Interactive: Explore changes in house prices in Calgary’s neighbourhoods. Click and drag to zoom and move around, or type an address in the search bar.
The business of tearing down southwest Calgary homes and building new ones is booming – so much so that Calgary realtor Thomas Ferianec couldn’t resist diving in.
“You can make yourself a pretty good living at it,” says Feraniec, who lives in the area.
In depth: Canada’s real estate reality check
Nowhere is the pace of residential redevelopment quicker than in the Marda Loop, a collection of neighbourhoods in Calgary’s southwest a 10-minute drive from downtown.
Over the past decade, the area has been transformed by infills – new homes replacing older, postwar bungalows on subdivided lots.
So far this year there’ve been 94 new construction permits issued for the Altadore neighbourhood – almost all of them for detached and semi-detached houses.
‘The buyers still keep coming’
After the city’s post-boom slowdown in 2006, home values have surged, fuelling the area’s gentrification in a kind of positive feedback cycle.
“We’ve seen a huge escalation in land values. Ten years ago we had a little bit of infill activity, but it was nothing compared to what it is today,” Ferianec said.
A good return for a developer contracting their own build is a profit of $160,000 on a new home that sells for about $800,000 Ferianec says. Prices are up 78 per cent from 2005. And while sale volume has dropped by almost a quarter in that same time period – to 178 in 2012 from 231 seven years earlier – that’s largely because developers are running out of old homes to tear down.
“The buyers still keep coming,” he says.
Meantime, the gulf between incomes and house prices is also growing.Click here to view data »
The median home costs about four times median household income – less than at the housing boom’s 2007 peak but still enough to put Calgary in “seriously unaffordable” territory, a report from international urban development consultancy Demographia suggests.
Affordabilty in Calgary “is only slightly under the historical average, despite relatively high home prices,” Desjardins economists said in an Oct. 29 commentary.
High incomes + low rates = oil-powered appetite for housing
One factor keeping houses within reach for many Calgarians: high income growth in a million-person oil-driven city.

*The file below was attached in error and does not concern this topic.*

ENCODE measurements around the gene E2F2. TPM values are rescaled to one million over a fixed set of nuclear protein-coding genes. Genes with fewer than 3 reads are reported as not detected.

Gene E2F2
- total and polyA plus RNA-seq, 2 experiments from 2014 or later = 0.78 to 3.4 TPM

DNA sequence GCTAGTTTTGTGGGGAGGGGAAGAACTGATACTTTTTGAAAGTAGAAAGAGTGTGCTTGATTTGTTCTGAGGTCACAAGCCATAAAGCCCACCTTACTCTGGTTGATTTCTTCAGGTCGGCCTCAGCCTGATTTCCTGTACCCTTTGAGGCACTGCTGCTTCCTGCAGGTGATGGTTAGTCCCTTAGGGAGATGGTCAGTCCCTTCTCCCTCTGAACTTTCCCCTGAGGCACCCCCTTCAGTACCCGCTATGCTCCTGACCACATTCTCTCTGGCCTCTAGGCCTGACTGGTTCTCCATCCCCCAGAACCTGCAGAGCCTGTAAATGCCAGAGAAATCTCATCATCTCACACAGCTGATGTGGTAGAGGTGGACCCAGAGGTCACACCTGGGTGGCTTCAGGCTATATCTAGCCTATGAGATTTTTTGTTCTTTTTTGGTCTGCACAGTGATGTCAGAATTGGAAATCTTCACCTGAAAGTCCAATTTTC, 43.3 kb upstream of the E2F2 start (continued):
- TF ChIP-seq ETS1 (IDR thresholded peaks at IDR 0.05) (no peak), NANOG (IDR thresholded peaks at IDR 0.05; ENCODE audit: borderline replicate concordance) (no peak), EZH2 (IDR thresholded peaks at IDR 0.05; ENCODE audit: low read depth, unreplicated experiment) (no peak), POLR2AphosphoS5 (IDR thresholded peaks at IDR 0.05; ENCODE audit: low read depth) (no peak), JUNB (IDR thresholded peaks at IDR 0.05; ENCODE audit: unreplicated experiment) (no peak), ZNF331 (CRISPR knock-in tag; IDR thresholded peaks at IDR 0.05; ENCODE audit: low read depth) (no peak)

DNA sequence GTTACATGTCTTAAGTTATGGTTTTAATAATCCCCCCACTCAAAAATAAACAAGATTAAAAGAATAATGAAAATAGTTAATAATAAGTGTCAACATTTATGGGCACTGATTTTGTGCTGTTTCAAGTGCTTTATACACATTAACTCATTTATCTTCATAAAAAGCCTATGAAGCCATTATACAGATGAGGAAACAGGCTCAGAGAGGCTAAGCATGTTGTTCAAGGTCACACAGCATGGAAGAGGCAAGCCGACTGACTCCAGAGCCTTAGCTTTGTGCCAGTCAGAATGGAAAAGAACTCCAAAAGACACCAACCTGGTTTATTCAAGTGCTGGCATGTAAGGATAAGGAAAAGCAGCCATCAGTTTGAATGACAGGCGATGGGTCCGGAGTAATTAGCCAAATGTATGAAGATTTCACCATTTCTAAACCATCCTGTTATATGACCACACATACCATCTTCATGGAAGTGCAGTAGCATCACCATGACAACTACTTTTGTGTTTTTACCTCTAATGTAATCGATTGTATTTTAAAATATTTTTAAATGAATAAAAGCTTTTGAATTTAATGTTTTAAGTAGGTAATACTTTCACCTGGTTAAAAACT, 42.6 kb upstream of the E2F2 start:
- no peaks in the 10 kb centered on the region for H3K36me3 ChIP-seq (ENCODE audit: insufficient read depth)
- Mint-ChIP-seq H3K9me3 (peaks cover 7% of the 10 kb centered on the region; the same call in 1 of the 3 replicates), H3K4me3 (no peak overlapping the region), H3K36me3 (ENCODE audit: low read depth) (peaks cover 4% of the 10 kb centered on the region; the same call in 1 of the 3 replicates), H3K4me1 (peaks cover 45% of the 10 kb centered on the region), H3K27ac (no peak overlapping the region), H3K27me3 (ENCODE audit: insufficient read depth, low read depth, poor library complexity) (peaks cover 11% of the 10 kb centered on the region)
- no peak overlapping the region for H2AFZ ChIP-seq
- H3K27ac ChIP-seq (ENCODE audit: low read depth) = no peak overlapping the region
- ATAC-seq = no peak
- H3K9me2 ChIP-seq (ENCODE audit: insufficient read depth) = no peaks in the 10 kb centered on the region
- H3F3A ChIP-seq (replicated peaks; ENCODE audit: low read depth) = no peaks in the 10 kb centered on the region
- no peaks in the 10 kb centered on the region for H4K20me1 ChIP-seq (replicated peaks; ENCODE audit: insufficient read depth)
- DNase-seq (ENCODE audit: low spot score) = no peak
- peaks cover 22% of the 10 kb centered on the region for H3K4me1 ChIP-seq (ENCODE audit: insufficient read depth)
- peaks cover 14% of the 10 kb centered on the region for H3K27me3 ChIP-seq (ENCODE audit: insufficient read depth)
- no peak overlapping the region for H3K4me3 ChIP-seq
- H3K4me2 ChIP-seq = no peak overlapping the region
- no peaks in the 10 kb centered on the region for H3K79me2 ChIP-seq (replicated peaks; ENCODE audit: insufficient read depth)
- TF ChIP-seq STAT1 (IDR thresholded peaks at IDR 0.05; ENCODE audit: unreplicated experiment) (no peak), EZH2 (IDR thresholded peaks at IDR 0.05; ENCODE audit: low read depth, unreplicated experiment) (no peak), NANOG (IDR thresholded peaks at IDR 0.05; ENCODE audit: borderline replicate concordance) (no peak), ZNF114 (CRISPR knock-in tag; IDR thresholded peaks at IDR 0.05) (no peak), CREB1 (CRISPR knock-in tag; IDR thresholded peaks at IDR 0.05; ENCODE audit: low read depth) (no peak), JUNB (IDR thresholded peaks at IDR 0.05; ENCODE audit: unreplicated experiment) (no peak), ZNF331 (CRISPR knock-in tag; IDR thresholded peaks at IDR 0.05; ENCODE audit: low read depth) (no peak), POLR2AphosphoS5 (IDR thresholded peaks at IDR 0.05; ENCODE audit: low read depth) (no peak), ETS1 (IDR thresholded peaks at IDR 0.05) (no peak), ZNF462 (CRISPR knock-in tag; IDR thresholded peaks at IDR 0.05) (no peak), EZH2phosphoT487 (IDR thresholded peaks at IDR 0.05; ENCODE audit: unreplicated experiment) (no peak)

Median incomes for non-elderly Calgarian households grew 14 per cent between 2005 and 2011 – well above most other Canadian cities.
A second reason is ultra low interest rates. Even after devastating floods rocked southern Alberta in June, the real estate market place rolled along – thanks in part to buyers looking to lock in low interest rates on pre-approved mortgages as the threat of higher rates loomed last summer.
“Not even the worst floods in memory at the end of June appear to have slowed the market’s progression,” an RBC report said in August. “The effect of faster-rising prices has yet to undermine affordability in any material way.”
RBC’s own affordability index shows the average home-owning household in Calgary spends more than 35 per cent of its income on shelter – several percentage points higher than lenders are generally comfortable with.
A PriceWaterhouseCoopers report last month echoed an almost reflexive optimism in Calgary’s continued prosperity.
“Calgary marches to a different drum,” it reads.
”It’s tied to energy so it keeps on building.”
Calgary’s five fastest-appreciating neighbourhoods
1. Connaught: 83% growth, average 2012 sale price $974,000
2. Altadore: 78% growth, average 2012 sale price $826,000
3. Britannia: 77% growth, average 2012 sale price $2 million
4. Lynx Ridge: 72% growth, average 2012 sale price $1.2 million
5. Cliff Bungalow: 72% growth, average 2012 sale price $783,000
Compares 2005 average sale price for detatched home to 2012 average price. Because of the newness of some of these neighbourhoods, they may not all appear on the map